My prediction is not that there is an upcoming flood of desktop Linux users. Nor am I trying to position Linux as a David to the Goliath we know as Microsoft. What I do know is that Linux will continue to improve and become a viable alternative to today's mainstream desktops; that support from companies like Red Hat, Dell, Intel, and Canonical will cause slow and steady expansion into the developed and the developing world.
- At this point I was using a Dell Inspirion 9100 running SUSE Linux.
- I would typically run Windows 98, with Microsoft Office from within Win4Lin. I was COO of Win4Lin Inc. at that time.
- Mac OS X release 10.0 Cheetah was released in March 2001; it was based substantially on the BSD operating system.
- Windows to Linux Business Migration by Mark R. Hinkle. Charles River Media, January 2006.
- Announcement was made via Direct2Dell Blog - http://direct2dell.com/one2one/archive/2007/05/01/13147.aspx
|Infernoz 06/25/07 07:12:17 PM EDT|
Did you even try OpenOffice 2.2 or Wine, or is this just another fluff piece?
A critical component of any IoT project is the back-end systems that capture data from remote IoT devices and structure it in a way to answer useful questions. Traditional data warehouse and analytical systems are mature technologies that can be used to handle large data sets, but they are not well suited to many IoT-scale products and the need for real-time insights. At Fuze, we have developed a backend platform as part of our mobility-oriented cloud service that uses Big Data-based approache...
May. 4, 2016 07:30 AM EDT Reads: 389
The IoTs will challenge the status quo of how IT and development organizations operate. Or will it? Certainly the fog layer of IoT requires special insights about data ontology, security and transactional integrity. But the developmental challenges are the same: People, Process and Platform. In his session at @ThingsExpo, Craig Sproule, CEO of Metavine, will demonstrate how to move beyond today's coding paradigm and share the must-have mindsets for removing complexity from the development proc...
May. 4, 2016 07:00 AM EDT Reads: 814
trust and privacy in their ecosystem. Assurance and protection of device identity, secure data encryption and authentication are the key security challenges organizations are trying to address when integrating IoT devices. This holds true for IoT applications in a wide range of industries, for example, healthcare, consumer devices, and manufacturing. In his session at @ThingsExpo, Lancen LaChance, vice president of product management, IoT solutions at GlobalSign, will teach IoT developers how t...
May. 4, 2016 05:30 AM EDT Reads: 389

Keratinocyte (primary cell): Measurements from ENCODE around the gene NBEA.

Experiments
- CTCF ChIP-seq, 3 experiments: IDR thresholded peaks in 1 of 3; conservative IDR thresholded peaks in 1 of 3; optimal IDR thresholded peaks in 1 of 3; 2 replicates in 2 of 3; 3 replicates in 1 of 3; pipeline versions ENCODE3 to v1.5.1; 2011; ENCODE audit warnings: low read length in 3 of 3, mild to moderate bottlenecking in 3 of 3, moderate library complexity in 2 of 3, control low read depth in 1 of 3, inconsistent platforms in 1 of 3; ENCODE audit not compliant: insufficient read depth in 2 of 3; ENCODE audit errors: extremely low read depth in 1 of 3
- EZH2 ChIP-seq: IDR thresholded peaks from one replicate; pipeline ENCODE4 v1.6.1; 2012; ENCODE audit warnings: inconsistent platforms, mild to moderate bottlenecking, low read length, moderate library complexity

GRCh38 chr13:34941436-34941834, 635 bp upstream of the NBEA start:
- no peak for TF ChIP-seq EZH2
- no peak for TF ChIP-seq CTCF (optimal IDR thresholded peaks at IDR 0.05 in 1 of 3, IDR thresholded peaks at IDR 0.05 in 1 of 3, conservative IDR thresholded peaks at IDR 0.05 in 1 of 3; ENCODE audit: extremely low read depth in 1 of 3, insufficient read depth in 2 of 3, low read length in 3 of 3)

The IETF draft standard for M2M certificates is a security solution specifically designed for the demanding needs of IoT/M2M applications. In his session at @ThingsExpo, Brian Romansky, VP of Strategic Technology at TrustPoint Innovation, will explain how M2M certificates can efficiently enable confidentiality, integrity, and authenticity on highly constrained devices.
May. 4, 2016 05:00 AM EDT Reads: 1,232
Manufacturers are embracing the Industrial Internet the same way consumers are leveraging Fitbits – to improve overall health and wellness. Both can provide consistent measurement, visibility, and suggest performance improvements customized to help reach goals. Fitbit users can view real-time data and make adjustments to increase their activity. In his session at @ThingsExpo, Mark Bernardo Professional Services Leader, Americas, at GE Digital, will discuss how leveraging the Industrial Interne...
May. 4, 2016 04:45 AM EDT Reads: 1,333
There is an ever-growing explosion of new devices that are connected to the Internet using “cloud” solutions. This rapid growth is creating a massive new demand for efficient access to data. And it’s not just about connecting to that data anymore. This new demand is bringing new issues and challenges and it is important for companies to scale for the coming growth. And with that scaling comes the need for greater security, gathering and data analysis, storage, connectivity and, of course, the...
May. 4, 2016 03:30 AM EDT Reads: 1,174
Artificial Intelligence has the potential to massively disrupt IoT. In his session at 18th Cloud Expo, AJ Abdallat, CEO of Beyond AI, will discuss what the five main drivers are in Artificial Intelligence that could shape the future of the Internet of Things. AJ Abdallat is CEO of Beyond AI. He has over 20 years of management experience in the fields of artificial intelligence, sensors, instruments, devices and software for telecommunications, life sciences, environmental monitoring, process...
May. 3, 2016 11:00 PM EDT Reads: 1,277
Increasing IoT connectivity is forcing enterprises to find elegant solutions to organize and visualize all incoming data from these connected devices with re-configurable dashboard widgets to effectively allow rapid decision-making for everything from immediate actions in tactical situations to strategic analysis and reporting. In his session at 18th Cloud Expo, Shikhir Singh, Senior Developer Relations Manager at Sencha, will discuss how to create HTML5 dashboards that interact with IoT devic...
May. 3, 2016 10:00 PM EDT Reads: 1,363
We're entering the post-smartphone era, where wearable gadgets from watches and fitness bands to glasses and health aids will power the next technological revolution. With mass adoption of wearable devices comes a new data ecosystem that must be protected. Wearables open new pathways that facilitate the tracking, sharing and storing of consumers’ personal health, location and daily activity data. Consumers have some idea of the data these devices capture, but most don’t realize how revealing and...
May. 3, 2016 09:45 PM EDT Reads: 389